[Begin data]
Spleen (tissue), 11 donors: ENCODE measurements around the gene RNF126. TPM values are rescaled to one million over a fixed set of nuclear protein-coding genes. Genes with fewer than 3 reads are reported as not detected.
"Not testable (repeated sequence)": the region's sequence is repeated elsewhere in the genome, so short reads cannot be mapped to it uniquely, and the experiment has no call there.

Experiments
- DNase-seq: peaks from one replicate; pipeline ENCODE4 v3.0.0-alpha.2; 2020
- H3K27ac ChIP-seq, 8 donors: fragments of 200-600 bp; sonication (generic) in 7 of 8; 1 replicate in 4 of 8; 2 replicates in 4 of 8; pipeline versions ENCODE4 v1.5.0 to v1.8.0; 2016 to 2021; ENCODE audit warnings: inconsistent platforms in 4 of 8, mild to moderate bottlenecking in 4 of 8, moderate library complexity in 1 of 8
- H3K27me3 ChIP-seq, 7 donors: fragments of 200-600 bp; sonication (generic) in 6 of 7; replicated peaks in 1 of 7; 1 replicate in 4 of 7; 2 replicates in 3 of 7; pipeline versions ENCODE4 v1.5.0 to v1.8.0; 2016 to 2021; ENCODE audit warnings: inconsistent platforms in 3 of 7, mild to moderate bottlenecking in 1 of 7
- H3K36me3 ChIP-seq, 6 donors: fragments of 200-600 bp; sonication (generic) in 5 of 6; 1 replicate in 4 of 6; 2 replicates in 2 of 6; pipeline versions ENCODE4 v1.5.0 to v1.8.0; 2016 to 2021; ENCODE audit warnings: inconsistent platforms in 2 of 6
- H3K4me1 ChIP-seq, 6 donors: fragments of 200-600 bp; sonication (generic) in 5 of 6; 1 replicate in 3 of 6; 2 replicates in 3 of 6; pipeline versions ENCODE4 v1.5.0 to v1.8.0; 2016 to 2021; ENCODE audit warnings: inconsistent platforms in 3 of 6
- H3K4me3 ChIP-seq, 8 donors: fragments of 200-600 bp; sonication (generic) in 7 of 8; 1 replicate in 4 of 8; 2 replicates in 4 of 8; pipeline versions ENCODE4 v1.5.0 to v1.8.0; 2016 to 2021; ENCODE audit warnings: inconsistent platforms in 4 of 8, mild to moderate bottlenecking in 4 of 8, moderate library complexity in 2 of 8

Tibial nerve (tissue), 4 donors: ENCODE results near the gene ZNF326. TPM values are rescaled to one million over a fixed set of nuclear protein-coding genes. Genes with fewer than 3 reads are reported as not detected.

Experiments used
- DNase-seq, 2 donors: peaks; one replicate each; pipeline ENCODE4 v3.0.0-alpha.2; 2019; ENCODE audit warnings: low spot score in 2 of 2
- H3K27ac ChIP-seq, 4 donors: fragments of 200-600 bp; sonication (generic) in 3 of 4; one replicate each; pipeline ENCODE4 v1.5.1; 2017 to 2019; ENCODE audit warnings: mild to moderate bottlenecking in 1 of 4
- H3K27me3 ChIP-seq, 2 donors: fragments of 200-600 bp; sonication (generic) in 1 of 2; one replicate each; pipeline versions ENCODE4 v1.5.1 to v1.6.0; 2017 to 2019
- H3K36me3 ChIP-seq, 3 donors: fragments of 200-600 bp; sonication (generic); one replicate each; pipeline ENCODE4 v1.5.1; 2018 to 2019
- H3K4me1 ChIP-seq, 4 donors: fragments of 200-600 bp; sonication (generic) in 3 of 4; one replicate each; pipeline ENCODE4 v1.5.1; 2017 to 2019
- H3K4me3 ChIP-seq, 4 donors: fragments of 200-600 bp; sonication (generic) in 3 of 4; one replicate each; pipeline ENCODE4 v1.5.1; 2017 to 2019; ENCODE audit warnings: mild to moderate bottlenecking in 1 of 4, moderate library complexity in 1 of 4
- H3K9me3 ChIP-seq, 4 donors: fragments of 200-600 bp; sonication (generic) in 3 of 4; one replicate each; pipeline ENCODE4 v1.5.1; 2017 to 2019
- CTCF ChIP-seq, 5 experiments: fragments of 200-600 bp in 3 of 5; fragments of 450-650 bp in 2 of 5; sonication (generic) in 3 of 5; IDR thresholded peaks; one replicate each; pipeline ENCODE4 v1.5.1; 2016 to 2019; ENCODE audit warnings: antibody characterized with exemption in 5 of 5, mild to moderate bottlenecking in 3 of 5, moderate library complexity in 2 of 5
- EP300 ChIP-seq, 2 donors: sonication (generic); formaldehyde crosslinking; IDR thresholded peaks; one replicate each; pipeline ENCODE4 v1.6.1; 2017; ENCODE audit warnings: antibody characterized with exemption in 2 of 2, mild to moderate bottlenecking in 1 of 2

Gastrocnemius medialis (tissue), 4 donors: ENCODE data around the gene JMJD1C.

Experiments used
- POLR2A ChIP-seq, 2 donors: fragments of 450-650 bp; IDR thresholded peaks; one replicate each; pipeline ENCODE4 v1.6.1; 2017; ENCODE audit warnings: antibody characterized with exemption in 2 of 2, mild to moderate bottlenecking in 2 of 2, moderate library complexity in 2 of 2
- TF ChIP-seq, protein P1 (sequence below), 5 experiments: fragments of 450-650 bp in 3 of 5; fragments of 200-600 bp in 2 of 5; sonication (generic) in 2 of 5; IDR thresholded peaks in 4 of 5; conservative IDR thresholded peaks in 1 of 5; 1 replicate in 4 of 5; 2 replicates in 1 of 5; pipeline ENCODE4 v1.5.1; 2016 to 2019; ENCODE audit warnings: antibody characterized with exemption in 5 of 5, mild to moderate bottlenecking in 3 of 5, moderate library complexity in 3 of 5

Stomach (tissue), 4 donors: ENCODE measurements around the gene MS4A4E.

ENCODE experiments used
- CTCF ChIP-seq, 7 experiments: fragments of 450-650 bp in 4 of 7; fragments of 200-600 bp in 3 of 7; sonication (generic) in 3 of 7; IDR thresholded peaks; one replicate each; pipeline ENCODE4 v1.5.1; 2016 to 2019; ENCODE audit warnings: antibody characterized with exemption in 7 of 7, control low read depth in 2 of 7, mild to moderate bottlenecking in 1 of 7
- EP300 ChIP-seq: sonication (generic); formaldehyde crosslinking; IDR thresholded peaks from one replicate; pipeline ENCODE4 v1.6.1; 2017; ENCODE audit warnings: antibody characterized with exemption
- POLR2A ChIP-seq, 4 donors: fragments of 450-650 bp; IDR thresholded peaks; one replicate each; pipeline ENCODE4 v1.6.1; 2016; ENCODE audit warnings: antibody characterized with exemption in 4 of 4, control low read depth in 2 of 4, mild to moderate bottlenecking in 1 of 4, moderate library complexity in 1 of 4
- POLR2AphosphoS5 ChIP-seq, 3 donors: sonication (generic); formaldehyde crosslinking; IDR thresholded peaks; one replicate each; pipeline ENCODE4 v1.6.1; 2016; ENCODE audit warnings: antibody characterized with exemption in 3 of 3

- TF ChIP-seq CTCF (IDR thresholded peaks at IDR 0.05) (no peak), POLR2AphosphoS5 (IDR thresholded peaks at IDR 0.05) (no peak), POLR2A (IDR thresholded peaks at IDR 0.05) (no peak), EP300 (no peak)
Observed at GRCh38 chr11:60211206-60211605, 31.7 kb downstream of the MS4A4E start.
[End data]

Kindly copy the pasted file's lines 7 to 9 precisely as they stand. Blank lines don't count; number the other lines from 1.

- H3K36me3 ChIP-seq, 6 donors: fragments of 200-600 bp; sonication (generic) in 5 of 6; 1 replicate in 4 of 6; 2 replicates in 2 of 6; pipeline versions ENCODE4 v1.5.0 to v1.8.0; 2016 to 2021; ENCODE audit warnings: inconsistent platforms in 2 of 6
- H3K4me1 ChIP-seq, 6 donors: fragments of 200-600 bp; sonication (generic) in 5 of 6; 1 replicate in 3 of 6; 2 replicates in 3 of 6; pipeline versions ENCODE4 v1.5.0 to v1.8.0; 2016 to 2021; ENCODE audit warnings: inconsistent platforms in 3 of 6
- H3K4me3 ChIP-seq, 8 donors: fragments of 200-600 bp; sonication (generic) in 7 of 8; 1 replicate in 4 of 8; 2 replicates in 4 of 8; pipeline versions ENCODE4 v1.5.0 to v1.8.0; 2016 to 2021; ENCODE audit warnings: inconsistent platforms in 4 of 8, mild to moderate bottlenecking in 4 of 8, moderate library complexity in 2 of 8